After last night’s insanity between the Rays and Dodgers, we decided to compile a list of the greatest World Series moments in baseball history.
In case you missed it… You’ve gotta see the unbelievable World Series moment from last night.
Top of the 1st: Kirk Gibson’s Walk-Off Home Run (Game 1, 1988)
“I don’t believe what I just saw.”
In the land of stars, one reigned supreme on a fateful October night in 1988. Facing off against future Hall of Fame closer Dennis Eckersley, the noticeably-injured Dodger slugger, Kirk Gibson, hobbled his way up to the plate as a pinch-hitter with two outs in the bottom of the 9th. The Dodgers had a man on second as they trailed the A’s by a run. It’s painful to even watch as Gibson fouls off different offerings from Eckersley. He couldn’t push off his left leg nor land on his right. Limited to an “arm swing” Gibson loaded up on the two-strike pitch and connected. The ball traveled deep into the Los Angeles night as the world watched Kirk Gibson do the unthinkable.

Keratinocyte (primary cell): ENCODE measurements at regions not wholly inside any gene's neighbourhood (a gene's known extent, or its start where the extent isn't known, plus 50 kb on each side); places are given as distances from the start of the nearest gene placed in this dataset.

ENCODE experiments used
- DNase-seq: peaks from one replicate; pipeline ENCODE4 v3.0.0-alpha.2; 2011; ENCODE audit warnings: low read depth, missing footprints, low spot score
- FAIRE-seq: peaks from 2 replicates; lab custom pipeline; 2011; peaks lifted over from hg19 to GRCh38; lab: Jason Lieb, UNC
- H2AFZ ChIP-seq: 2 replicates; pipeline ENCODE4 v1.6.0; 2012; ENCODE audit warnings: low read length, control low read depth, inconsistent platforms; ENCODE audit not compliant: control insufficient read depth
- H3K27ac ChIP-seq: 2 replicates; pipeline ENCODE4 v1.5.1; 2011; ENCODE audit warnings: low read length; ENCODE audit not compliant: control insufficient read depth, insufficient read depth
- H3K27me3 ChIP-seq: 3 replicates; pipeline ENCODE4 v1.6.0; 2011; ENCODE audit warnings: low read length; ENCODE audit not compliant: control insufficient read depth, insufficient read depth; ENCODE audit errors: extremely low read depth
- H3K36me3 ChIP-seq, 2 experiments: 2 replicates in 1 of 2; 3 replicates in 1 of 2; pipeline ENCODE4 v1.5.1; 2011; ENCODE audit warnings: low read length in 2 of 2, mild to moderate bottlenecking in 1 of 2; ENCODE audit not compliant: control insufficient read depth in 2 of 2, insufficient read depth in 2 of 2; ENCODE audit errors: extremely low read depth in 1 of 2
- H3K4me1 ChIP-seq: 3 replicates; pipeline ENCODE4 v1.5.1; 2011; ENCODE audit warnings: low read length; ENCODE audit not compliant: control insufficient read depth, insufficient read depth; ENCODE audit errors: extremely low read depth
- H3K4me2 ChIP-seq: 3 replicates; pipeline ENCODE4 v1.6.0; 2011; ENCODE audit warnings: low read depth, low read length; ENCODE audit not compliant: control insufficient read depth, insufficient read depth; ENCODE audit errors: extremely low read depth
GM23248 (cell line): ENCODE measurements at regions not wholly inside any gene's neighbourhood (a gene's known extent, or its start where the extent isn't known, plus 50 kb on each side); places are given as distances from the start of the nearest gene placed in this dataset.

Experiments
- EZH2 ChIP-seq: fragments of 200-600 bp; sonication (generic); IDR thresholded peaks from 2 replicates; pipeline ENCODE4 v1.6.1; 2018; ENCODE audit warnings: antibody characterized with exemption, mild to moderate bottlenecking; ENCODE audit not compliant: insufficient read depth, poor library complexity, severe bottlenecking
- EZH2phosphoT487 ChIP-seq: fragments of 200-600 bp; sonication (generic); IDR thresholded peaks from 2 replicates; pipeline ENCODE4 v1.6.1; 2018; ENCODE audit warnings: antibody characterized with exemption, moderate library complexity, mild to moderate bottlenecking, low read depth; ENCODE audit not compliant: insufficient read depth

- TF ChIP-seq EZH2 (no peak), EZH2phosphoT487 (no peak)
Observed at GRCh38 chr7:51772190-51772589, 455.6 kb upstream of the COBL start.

Top of the 2nd: Willie Mays’ Catch (Game 1, 1954)
“Willie Mays just brought the crowd to its feet with a catch that must have been an optical illusion.”
During the 8th inning of the first game in the 1954 World Series at Polo Grounds, the Say Hey Kid decided it was time to put his stamp on the series. Runners led off first and second as Vic Wertz drove a ball deep to centerfield. Willie Mays turned his back to cover the necessary ground but was unable to square himself back to the ball as it rapidly descended. He quickly reacted by arching his head back, securing the ball with a basket catch at his waist, and forever submitting his legacy with “The Catch.” A final note on this play, and maybe the most important, Mays hurled the ball back into the infield to keep either runner from advancing. The Giants went on to win the game and the series.
Top of the 3rd: Kirby Puckett’s Walk-Off Home Run (Game 6, 1991)
“Aaand we’ll see you… Tomorrow night!”